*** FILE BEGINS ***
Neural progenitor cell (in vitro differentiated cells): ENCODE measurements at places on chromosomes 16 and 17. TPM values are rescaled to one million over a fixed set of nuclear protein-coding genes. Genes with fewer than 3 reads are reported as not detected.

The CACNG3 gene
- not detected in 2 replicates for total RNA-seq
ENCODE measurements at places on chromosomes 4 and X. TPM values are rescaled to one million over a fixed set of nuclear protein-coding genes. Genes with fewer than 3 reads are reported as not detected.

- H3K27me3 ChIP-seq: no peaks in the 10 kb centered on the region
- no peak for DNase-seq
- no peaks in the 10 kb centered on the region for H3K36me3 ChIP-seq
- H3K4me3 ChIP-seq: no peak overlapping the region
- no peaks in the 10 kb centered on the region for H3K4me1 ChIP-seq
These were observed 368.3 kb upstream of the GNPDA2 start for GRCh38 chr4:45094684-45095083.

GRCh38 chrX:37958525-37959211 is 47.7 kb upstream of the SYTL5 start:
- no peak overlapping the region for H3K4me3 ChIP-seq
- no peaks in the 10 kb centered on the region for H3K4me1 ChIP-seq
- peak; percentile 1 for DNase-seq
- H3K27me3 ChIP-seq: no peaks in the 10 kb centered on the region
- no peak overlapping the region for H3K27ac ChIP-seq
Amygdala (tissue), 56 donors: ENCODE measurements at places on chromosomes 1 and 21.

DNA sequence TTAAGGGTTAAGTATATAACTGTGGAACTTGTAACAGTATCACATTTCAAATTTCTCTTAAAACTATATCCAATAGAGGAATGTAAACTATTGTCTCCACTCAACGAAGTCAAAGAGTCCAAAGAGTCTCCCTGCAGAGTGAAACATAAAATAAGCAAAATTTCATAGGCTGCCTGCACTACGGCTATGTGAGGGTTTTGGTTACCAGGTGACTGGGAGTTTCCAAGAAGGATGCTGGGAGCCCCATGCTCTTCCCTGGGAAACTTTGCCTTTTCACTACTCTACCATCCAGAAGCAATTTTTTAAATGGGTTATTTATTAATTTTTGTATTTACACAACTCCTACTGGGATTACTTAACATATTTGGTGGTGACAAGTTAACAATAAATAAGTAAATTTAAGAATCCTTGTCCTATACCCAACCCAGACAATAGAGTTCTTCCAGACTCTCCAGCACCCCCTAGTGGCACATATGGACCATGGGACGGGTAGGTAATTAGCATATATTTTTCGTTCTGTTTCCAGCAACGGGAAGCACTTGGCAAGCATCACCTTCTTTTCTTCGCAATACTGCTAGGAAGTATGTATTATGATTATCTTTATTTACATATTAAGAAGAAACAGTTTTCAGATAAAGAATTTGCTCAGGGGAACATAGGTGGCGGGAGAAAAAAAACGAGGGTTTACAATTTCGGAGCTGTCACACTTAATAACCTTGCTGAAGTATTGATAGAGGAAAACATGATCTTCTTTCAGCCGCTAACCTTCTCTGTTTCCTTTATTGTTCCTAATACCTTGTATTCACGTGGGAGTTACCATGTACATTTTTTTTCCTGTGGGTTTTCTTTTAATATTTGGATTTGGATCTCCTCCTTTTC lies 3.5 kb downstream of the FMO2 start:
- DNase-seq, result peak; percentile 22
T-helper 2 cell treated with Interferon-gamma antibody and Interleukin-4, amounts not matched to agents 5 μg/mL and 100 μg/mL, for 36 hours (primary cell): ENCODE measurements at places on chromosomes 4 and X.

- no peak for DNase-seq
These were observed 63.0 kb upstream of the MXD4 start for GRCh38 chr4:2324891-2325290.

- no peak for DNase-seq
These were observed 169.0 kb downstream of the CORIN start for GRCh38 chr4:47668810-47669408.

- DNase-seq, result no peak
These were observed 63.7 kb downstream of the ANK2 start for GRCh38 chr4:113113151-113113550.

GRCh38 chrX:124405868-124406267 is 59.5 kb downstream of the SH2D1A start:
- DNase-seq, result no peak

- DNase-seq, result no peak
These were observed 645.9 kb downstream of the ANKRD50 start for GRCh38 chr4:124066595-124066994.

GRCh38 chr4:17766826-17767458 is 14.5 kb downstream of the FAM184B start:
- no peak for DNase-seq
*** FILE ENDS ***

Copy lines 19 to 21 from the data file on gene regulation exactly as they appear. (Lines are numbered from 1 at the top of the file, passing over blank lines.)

- DNase-seq, result peak; percentile 22
T-helper 2 cell treated with Interferon-gamma antibody and Interleukin-4, amounts not matched to agents 5 μg/mL and 100 μg/mL, for 36 hours (primary cell): ENCODE measurements at places on chromosomes 4 and X.

- no peak for DNase-seq